Belém is an area in western Lisbon, spreading out around the waterfront and well known for its popularity with locals and tourists alike. It is a beautiful area to explore, to see the statues and monuments and look out across the river Tagus. However, the main reason the tourists keep coming is for the attractions, three of which stand out: the famous tower, the amazing Discoveries monument and the café where the delicious Portuguese custard tart originated. Everything is within walking distance from each other and Belém is the perfect place for a stroll.
See the historic Torre de Belém
The historic Belém tower is one of Lisbon’s most famous attractions, and can be found in the centre of Belém, the river lapping against its sides. Dating back 500 years, it was originally a fort, aiming to protect the city of Lisbon from foreign invaders coming by sea. Nowadays, the tower is a vision in white stone, covered in turrets and carvings of shields and wild animals. See if you can spot the rhino hidden in its outside walls, a tribute to the first ever rhinoceros to make it to Europe! It was a gift from India to the Portuguese king, and is now immortalised in stone for visitors to spot.
This stunning tower is well worth seeing for its grandeur along, but for those interested in knowing more it is possible to access the terraces and the inside, where you can find ancient rooms like the audience room and the chapel. The base of the tower also tends to be surrounded by street vendors selling refreshments, making it the perfect place to stop and relax – you can feel very smug while lounging on a bench with the tower and the river in your sights and sipping on a cold glass of wine or a homemade lemonade!
Climb the Padrão dos Descobrimentos monument
The Monument of the Discoveries is a celebration of Portugal’s seafaring past. While much more modern than the Belém Tower, it is just as beautiful and unique, displaying the explorers striving towards the seas and the mysteries they hold. Its white colour against a blue sky and its imposing height make it extremely impressive and it is well worth a visit for this alone. However, it is also possible to climb to the terrace at the top, which boasts views across the area of Belém, the Tagus River and the 25 de abril Suspension Bridge.
See the Rose Compass
In front of the monument is another stunning creation, but this time you have to look down rather than up! The Rose was a gift from South Africa and displays a gigantic compass complete with a map of the world in the centre, markers showing you everywhere that Portugal once colonised. Cross from America to Australia in a few seconds and take a photo of yourself with your own country under your feet!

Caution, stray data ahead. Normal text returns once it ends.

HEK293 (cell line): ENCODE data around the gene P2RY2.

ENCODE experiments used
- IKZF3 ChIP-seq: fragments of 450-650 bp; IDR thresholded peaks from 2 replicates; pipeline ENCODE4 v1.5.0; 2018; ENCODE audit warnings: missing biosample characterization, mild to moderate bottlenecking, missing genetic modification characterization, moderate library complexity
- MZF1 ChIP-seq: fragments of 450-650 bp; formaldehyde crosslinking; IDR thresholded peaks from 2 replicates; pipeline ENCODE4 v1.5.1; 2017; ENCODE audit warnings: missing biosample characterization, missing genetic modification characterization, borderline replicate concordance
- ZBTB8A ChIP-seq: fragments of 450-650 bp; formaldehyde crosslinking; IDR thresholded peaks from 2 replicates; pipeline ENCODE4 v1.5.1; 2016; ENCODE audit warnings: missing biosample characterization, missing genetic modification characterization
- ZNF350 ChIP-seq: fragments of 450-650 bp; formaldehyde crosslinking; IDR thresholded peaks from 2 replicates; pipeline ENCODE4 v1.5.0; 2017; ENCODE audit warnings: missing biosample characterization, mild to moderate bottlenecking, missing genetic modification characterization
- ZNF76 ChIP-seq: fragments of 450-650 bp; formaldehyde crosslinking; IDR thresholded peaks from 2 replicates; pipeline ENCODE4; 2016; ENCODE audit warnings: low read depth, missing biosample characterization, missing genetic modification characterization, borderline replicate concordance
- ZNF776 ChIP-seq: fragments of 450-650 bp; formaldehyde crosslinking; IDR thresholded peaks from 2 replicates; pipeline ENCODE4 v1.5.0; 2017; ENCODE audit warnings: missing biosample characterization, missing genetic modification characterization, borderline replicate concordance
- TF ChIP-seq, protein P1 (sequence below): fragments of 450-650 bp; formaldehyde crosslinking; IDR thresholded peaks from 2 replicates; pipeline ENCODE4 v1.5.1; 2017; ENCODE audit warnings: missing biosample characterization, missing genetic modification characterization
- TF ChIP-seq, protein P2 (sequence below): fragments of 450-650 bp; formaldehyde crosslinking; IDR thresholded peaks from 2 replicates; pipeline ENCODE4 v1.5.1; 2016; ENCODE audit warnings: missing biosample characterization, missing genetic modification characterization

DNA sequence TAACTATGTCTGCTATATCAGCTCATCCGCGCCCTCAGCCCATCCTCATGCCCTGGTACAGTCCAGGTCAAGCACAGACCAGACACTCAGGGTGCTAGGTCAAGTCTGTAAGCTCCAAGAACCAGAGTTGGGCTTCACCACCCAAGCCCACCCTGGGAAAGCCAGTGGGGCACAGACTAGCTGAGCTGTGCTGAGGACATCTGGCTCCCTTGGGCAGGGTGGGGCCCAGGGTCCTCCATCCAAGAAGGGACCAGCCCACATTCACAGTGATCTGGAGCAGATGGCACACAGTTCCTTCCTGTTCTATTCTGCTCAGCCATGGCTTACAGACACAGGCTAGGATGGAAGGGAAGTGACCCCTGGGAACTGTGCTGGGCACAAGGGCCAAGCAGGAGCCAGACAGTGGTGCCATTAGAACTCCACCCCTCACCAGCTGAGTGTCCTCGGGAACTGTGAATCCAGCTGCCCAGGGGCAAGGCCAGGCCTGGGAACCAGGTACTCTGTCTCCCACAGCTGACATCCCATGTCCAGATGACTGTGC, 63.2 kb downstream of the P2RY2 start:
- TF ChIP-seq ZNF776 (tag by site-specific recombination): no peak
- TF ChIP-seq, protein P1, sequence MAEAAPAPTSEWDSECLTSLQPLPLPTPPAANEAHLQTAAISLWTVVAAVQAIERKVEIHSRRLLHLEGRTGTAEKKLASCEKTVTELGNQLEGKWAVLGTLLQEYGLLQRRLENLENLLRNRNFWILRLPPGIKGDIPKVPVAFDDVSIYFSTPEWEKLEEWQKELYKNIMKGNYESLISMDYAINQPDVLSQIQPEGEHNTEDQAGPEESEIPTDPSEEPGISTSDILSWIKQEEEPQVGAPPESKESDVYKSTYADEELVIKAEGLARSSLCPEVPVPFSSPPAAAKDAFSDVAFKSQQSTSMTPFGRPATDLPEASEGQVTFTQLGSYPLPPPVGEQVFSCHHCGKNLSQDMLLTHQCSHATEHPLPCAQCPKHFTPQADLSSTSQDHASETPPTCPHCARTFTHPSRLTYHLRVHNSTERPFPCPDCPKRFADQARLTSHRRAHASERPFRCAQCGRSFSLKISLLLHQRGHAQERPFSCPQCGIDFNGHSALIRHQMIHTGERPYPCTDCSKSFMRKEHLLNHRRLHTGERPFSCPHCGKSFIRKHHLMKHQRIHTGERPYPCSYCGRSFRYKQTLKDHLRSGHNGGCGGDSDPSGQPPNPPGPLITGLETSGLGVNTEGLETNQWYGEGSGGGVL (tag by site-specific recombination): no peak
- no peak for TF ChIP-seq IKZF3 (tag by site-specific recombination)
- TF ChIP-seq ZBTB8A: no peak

Pastéis de Belém, a cafe with a past
Anyone who has spent time in Portugal will have heard of the famous pastel de nata – the Portuguese egg custard tart. However, did you know they originated from a monastery in Lisbon? The pastries were created to a secret recipe, and in 1834 when the monasteries were shut down, they began to be sold in a café next door. This café, Pastéis de Belém, still follows exactly the same recipe today, and they actually are the only place in the world licensed to use the name ‘pastel de Belém’ to refer to this tasty treat.
It is possible to order custard tarts (amongst their other specialities) to take away; however, I strongly recommend taking the time to sit in this historic café and soak up the atmosphere, maybe while enjoying a delicious Portuguese coffee with your custard tart! Pastéis de Belém’s interior is extremely pretty and is decorated in a typically Portuguese style, covered in blue and white tiles. You can even peep into the kitchens and see the hundreds of custard tarts sold every day being baked.
Try one for yourself!
Pastéis de Belém are unmissable; they are sweet, filled with smooth custard and surrounded by crunchy pastry. The Portuguese eat them sprinkled with cinnamon and icing sugar; they are so delicious, one may not be enough!
However, Pastéis de Belém has much more on offer than their famous tarts: there is a wide variety of drinks and lunch-style food available in addition to many other kinds of pastries. Do not imagine it would be an expensive treat either – in Portugal food and drink tends to be very cheap, and despite its status as Portugal’s most famous café, Pastéis de Belém sells its products for a very similar price to what you would pay anywhere else. The whole experience is one not to be missed; you’ll never forget your first pastel de Belém!
Belém is for everyone
Belém is easily accessed by either bus or train, both of which regularly travel from central Lisbon. This lovely area of the city has something for everyone, come and wander and eat and see for yourself!
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